One way is to attack the methodology of an study that produced a result you don't want to accept. For example, if an ESP experimenter got a result indicating ESP exists, you can complain about a lack of screens between the test subject and the observer. If such screens are used, you can complain that the observer and the experimenter were not in separate rooms. If they were in separate rooms, you can complain that a bit of noise might have traveled between the rooms. If the rooms were far-separated, you can complain that maybe the test subject could have peeked through a keyhole or a transom, or left a secret video camera somewhere.

Although there is nothing wrong per se in attacking the methodology of an experiment, given that many scientific studies have a very poor methodology, it should be noted that methodological criticisms often involve hypocrisy. Scientist X will often complain about a lack of some thing in Scientist Y's work, when Scientist X does not include that thing in his own experiments.

Way #10: Try to Undermine Confidence in Those Reporting the Unwanted Observations

An expert may use several different techniques to undermine confidence in an observer who has reported an unwanted observation. One commonly used technique is what is called gaslighting. It involves making one or more insinuations that the observer is suffering from some psychological problem, credibility problem or observational problem.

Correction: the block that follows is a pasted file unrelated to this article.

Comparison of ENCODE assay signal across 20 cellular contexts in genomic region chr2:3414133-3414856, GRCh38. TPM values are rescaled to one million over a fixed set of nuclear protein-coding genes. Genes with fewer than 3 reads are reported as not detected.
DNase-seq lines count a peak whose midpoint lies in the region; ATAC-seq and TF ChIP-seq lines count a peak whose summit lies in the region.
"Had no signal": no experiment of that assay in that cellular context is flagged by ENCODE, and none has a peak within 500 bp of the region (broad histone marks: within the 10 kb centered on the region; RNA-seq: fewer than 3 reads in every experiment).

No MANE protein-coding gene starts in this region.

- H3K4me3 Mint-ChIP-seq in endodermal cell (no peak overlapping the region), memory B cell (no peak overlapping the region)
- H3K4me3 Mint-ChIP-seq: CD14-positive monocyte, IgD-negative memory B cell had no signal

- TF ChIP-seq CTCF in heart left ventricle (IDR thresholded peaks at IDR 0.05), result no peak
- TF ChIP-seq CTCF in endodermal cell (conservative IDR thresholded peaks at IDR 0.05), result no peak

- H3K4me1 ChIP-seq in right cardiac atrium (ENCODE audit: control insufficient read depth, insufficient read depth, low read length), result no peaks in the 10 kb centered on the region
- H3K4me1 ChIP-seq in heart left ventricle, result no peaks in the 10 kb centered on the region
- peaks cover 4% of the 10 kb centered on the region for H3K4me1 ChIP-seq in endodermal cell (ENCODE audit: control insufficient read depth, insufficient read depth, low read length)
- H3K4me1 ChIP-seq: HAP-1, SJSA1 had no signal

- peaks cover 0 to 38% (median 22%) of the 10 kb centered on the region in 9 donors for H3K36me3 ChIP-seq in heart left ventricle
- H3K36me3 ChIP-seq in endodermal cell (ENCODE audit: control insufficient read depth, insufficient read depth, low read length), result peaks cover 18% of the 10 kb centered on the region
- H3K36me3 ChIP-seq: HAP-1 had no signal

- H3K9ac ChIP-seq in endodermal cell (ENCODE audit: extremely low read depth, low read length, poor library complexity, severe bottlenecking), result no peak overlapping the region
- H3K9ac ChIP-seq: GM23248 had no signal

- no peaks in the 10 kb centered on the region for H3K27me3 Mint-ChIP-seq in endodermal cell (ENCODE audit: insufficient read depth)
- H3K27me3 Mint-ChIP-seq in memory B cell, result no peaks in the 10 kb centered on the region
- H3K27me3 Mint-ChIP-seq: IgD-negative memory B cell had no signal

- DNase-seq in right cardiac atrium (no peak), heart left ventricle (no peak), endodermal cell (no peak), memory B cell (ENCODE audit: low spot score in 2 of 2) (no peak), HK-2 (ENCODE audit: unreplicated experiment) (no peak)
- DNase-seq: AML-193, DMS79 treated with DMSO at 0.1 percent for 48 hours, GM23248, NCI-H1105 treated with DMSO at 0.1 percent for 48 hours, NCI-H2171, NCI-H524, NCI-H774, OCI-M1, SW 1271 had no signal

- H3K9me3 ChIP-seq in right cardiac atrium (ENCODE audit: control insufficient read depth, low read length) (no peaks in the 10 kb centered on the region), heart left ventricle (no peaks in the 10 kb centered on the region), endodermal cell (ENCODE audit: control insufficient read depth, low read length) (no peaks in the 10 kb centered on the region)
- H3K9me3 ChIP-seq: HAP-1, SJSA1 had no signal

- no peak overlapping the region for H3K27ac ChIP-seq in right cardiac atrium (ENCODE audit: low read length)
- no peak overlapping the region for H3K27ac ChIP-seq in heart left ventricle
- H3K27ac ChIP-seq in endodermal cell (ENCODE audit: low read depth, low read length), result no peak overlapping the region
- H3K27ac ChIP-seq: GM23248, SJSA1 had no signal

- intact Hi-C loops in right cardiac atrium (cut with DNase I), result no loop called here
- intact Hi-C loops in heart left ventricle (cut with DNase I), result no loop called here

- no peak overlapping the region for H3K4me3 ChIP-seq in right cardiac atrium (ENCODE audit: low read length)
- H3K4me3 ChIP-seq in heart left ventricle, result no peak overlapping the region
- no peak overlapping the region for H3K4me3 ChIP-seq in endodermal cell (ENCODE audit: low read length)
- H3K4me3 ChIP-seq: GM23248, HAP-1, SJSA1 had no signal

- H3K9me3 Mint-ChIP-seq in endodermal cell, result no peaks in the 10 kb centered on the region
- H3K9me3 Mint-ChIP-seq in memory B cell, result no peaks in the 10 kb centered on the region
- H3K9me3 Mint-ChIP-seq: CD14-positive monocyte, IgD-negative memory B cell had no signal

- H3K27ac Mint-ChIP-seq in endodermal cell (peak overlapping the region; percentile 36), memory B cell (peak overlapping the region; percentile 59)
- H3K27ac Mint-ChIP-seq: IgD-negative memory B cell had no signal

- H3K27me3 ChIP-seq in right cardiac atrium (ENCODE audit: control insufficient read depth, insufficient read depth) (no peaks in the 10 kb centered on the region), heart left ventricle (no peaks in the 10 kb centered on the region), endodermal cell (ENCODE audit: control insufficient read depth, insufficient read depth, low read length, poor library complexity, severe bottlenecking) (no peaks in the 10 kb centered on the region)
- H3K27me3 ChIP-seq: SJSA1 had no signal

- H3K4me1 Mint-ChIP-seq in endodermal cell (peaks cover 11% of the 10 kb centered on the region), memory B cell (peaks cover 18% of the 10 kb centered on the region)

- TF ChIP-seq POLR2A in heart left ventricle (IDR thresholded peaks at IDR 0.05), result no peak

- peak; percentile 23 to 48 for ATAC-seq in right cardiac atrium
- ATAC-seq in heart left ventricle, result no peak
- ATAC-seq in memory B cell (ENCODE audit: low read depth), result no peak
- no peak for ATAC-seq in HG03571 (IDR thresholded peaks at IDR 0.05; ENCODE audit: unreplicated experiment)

Way #11: Speak As If the Observations Were Not Made

One of the most common techniques an expert may use to stifle an unwanted observational result is the technique of simply speaking as if some type of observational result was never made, without trying to discredit or even mention the undesired observations. For example, it is not uncommon for neuroscientists to say that there is no evidence that consciousness can continue after signs of brain activity have ceased, despite very strong evidence that exactly such a thing happens during many near-death experience.  To give another example, scientists often simply claim there is no evidence for paranormal phenomena, despite the very strong laboratory evidence for ESP that has been collected over many years. 

Way #12: "Speculate Away" the Undesired Observations

Faced with an undesired result, a scientist will often resort to elaborate speculations designed to explain away the result.  Here are some examples: